Hulu is getting advertisers to press play on its pause ad format.
In January 2019, Hulu introduced pause ads, and agency executives were initially put off by the new format: A banner-like static ad is displayed when people pause a show. But agency executives have since warmed to the ad product, which is designed to be less annoying to viewers. “They are compelling,” said one agency executive about the pause ads. Apparently the format is so compelling that, as of early December, Hulu sold out its the inventory of its pause ads offered through at least March of this year, according to a second agency executive.
The fact that Hulu sold out its pause ad inventory several months in advance appears to signal advertisers’ interest as well limited availability.
Hulu allows only four advertisers a month to run pause ad campaigns, according to a pitch deck (dated August 2019) for the new ad format that Digiday obtained. Initially Hulu had limited to two the number of such advertisers in a given month. A Hulu spokesperson did not respond to a request for comment by press time.
The pitch deck, shown below, also details how Hulu has restricted the frequency of when pause ads will be served. While the pitch deck states that 80% of Hulu viewers regularly pause programming, the ads will not appear when viewers are watching children’s programming, movies or shows rated for mature audiences. Additionally, an individual viewer can be shown a given advertiser’s pause ad only twice an hour and 25 times a week.
Hulu seems to be limiting the availability and delivery of pause ads in order to preserve their effectiveness. The streaming service is trying to reduce its reliance on standard pre-roll and mid-roll ads that interrupt the viewing experience. In January 2019, Hulu’s head of ad platforms, Jeremy Helfand, said in a January 2019 interview the streaming service is aiming to have “nondisruptive” ad formats account for 50% of its advertising revenue within three years.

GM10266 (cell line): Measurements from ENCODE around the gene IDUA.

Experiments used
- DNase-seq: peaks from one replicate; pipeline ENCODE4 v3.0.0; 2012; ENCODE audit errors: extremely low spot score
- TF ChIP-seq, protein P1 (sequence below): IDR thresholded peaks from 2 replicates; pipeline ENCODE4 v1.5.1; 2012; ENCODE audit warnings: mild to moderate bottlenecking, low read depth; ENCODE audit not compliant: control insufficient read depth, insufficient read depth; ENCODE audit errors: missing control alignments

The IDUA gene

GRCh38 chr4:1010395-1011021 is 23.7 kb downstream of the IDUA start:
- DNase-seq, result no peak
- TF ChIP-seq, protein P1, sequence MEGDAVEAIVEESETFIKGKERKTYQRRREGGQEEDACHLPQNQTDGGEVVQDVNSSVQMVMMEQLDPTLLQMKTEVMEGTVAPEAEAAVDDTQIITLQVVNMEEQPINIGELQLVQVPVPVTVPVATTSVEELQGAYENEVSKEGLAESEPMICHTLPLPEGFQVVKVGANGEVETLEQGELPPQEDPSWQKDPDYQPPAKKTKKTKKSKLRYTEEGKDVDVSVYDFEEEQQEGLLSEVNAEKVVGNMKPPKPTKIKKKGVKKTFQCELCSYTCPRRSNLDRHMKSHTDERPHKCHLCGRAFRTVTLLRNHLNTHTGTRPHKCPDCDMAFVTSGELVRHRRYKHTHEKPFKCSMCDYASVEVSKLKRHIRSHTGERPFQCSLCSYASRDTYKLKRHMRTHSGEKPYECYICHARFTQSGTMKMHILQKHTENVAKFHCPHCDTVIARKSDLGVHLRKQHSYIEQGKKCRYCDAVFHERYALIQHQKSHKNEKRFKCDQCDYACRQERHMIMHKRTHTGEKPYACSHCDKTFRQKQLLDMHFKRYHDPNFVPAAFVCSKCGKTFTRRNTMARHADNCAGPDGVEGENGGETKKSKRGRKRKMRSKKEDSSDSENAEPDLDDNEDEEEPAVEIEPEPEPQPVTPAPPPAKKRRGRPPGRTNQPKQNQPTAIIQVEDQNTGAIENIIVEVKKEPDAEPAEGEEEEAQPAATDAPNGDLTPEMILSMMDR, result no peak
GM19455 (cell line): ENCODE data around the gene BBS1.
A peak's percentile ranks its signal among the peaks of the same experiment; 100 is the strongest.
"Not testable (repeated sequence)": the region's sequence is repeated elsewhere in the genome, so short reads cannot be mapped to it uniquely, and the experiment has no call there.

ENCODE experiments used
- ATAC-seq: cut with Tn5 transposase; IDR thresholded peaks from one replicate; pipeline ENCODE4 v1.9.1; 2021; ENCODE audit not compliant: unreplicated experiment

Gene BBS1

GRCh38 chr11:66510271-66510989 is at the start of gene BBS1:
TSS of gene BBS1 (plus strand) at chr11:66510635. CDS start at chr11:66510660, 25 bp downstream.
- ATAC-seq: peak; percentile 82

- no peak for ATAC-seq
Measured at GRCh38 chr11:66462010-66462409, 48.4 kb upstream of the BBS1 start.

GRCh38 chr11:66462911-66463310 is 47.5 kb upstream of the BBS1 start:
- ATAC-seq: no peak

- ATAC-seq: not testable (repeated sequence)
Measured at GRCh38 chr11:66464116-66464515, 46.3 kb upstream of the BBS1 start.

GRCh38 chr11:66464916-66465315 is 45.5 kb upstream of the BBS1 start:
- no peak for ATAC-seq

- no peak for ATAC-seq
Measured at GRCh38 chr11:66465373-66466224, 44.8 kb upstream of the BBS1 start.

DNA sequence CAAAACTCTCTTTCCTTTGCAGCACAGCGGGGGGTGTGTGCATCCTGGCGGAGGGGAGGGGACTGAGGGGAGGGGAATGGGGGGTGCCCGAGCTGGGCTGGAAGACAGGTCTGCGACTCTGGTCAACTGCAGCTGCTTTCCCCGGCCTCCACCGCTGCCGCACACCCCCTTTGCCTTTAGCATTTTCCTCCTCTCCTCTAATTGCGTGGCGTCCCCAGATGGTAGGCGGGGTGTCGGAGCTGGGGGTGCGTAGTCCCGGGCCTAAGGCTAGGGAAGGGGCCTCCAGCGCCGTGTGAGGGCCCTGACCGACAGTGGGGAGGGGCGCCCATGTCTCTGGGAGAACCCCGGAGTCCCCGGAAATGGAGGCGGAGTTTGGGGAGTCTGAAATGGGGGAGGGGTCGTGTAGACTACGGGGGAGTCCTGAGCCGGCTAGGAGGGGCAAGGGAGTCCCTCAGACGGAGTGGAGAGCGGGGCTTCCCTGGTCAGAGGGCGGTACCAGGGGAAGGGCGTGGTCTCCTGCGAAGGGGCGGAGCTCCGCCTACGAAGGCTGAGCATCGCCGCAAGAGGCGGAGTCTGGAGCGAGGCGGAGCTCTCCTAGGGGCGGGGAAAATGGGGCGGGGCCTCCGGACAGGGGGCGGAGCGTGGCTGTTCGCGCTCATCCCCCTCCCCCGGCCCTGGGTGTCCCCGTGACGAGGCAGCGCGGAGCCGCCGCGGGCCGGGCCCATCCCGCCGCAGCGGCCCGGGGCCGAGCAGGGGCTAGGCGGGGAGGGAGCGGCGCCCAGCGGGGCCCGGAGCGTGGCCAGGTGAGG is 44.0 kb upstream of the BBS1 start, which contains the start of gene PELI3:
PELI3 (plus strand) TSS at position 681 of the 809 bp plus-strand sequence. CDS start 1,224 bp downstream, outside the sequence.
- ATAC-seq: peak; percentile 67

Media buyers are in search of alternate advertising formats that won’t disturb audiences’ viewing experience but will be likely to keep people tuning into ad-supported programming. The number of ad-free streaming services, like Netflix and Amazon Prime Video, is growing with last year’s debut of Disney+ and this year’s launch of HBO Max. That may make people less tolerant of interruptive ads when streaming shows. Annoyed viewers’ tuning out of ad-supported programming is a concern for ad buyers that Hulu seems to be trying to alleviate with its pause ad format. Likewise, AT&T’s advertising arm Xandr introduced a pause ad format last month. “We’re looking for different types of nonintrusive ad opportunities,” said the second agency executive.
Although agency executives have warmed to the pause ads, they remain cool to how much Hulu is charging for these units. Hulu is selling them only as part of a bigger package, with the pause ads representing roughly 25% of a deal’s media mix, according to the pitch deck. Agency executives declined to discuss specific pricing for fear of disclosing their identity and confidential negotiations. But a third agency executive called the cost of the pause ad inventory “ridiculous.” He said, “They were quadruple the normal video CPM,” referring to the cost for an ad’s impression appearing a thousand times. The CPM for a streaming video ad today is typically $20 to $30.
In order to justify the higher price, Hulu’s sales team has emphasized during pitch meetings with ad buyers that its pause ad format is different from that of a normal video ad, according to the third agency executive. That’s true. Unlike Xandr’s version that plays a video when people pause a show, Hulu’s pause ad format doesn’t provide a video but rather an image. The format’s static, silent nature is meant to make it less jarring to viewers. In developing its pause ad format, Hulu had explored using videos instead of images, but “viewers were strongly against it being a video format,” Helfand said in the previous interview.
To show advertisers how their pause ads performed, Hulu offers first- and third-party tracking to measure a campaign’s effectiveness, according to the pitch deck. In September 2019, Hulu said research firm Kantar Millward Brown determined that its pause ads led to a 68% increase in advertising recall by viewers.
Nonetheless, the less annoying but easily ignored ad format has given some ad buyers, er, pause. They are unsure if such an ad would catch the attention of people who halt playing a show to grab a snack or use the bathroom and who might press a button to resume their entertainment viewing without looking at the screen and catching the ad. But other ad buyers were less concerned about the context for the advertising, except for one important caveat. “You need have to have really good creative to do it,” said the first agency executive.